Behold, as for the proud one, his soul is not right within him;
but the righteous will live by his faith.
Furthermore, wine betrays the haughty man, so that he does not stay at home. He enlarges his appetite like Sheol, and he is like death, never satisfied. He also gathers to himself all nations and collects to himself all peoples.
The phrases “proud one” and “haughty man” refer to the Babylonians and others like them—those who are arrogant, filled with their own importance, and never satisfied. Although they have much, they constantly want more, even if it means crushing people (figuratively and literally) in the process.
These people place themselves above the Lord and do not recognize or acknowledge God’s sovereign authority. They are their own lords, and more is never enough for them.
In verses 6 through 19 (below), God answers Habakkuk’s concerns with five woes directed at the conceited, self-important Babylonians. These five woes are significant because God is telling Habakkuk that these oppressors will themselves suffer the same kinds of horrors they are inflicting upon others.
“In this chapter the five woes of God to the Chaldeans are universal principles. The principle is that everything that is evil will be met with the judgment of God. Habakkuk learns that the Chaldeans would be in power for a while, but the limit of their power and prosperity was absolutely fixed by God. The wicked may triumph for a while, but it will not last. Their doom is sealed.” –Dr. Harold L. White
Revealing the Reasons
6 Will not all of these take up a taunt-song against him, even mockery and insinuations against him and say, ‘Woe to him who increases what is not his—for how long—and makes himself rich with loans?’
7 Will not your creditors rise up suddenly, and those who collect from you awaken? Indeed, you will become plunder for them.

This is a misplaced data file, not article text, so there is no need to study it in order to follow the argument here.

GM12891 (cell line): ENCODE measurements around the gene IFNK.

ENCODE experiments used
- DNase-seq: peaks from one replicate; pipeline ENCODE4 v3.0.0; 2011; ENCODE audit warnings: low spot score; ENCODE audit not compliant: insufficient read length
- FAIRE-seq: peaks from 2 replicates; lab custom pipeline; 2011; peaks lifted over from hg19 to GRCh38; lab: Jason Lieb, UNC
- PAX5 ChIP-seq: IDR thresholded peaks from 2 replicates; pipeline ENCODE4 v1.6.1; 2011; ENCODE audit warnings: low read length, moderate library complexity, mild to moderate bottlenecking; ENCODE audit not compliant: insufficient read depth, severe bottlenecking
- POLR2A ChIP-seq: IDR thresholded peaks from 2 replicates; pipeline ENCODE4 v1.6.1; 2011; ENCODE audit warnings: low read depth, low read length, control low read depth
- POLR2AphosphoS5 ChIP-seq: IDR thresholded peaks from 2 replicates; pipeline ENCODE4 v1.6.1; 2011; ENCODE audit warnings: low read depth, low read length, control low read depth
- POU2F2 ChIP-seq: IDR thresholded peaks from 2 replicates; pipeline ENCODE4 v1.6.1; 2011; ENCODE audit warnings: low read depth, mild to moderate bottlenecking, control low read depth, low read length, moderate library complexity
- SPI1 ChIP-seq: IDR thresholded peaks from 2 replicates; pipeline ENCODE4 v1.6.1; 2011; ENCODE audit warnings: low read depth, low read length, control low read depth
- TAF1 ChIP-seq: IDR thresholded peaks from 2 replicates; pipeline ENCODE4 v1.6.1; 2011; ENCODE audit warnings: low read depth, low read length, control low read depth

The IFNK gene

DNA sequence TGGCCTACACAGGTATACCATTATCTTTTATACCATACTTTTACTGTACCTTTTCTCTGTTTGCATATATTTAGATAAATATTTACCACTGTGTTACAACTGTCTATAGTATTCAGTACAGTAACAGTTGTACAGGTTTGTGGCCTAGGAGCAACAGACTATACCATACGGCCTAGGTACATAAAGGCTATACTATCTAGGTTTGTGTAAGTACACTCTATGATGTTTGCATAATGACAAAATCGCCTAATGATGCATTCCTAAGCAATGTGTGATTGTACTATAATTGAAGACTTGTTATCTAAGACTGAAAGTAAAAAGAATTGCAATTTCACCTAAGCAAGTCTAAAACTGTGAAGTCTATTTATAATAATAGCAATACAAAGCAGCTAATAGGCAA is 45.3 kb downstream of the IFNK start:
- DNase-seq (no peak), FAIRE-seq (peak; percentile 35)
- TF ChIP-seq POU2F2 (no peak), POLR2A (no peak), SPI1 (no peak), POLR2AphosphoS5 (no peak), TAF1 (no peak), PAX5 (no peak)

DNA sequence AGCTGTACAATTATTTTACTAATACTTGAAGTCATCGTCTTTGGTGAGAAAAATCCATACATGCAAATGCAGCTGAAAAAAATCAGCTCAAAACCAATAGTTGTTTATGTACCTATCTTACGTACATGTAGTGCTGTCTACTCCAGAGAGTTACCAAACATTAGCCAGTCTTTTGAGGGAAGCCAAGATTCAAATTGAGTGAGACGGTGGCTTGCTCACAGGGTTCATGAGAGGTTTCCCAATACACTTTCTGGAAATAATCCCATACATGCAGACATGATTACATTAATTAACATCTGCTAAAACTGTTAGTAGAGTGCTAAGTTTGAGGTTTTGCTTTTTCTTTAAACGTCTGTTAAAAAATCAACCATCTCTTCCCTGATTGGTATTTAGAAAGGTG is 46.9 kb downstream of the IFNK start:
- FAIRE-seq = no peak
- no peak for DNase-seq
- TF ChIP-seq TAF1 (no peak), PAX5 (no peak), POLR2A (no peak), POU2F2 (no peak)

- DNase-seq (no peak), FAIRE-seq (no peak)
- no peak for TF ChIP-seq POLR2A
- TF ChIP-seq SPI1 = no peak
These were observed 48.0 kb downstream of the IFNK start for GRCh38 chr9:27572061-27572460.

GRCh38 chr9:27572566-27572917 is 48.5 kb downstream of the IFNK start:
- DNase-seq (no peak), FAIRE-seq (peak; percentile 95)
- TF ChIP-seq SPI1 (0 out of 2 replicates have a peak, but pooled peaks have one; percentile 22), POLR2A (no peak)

8 Because you have looted many nations, all the remainder of the peoples will loot you—because of human bloodshed and violence done to the land, to the town and all its inhabitants.
In verse 7, creditors, and those who collect from you, can be translated as, “those who bite you and violently shake you.” How many times have we read about loan sharks, people, and organizations who are more than happy to loan us money when we are desperate, but who also tack on high finance charges—sometimes more than the actual loan itself? People have been murdered when they cannot come up with the exorbitant amount demanded.
9 Woe to him who gets evil gain for his house to put his nest on high, to be delivered from the hand of calamity!
10 You have devised a shameful thing for your house by cutting off many peoples; so you are sinning against yourself.
11 Surely the stone will cry out from the wall, and the rafter will answer it from the framework.
For the Babylonians, more was never enough. They felt entitled to help themselves to whatever would satisfy them. If it took fighting and bloodshed to get what they wanted, so be it. They didn’t care.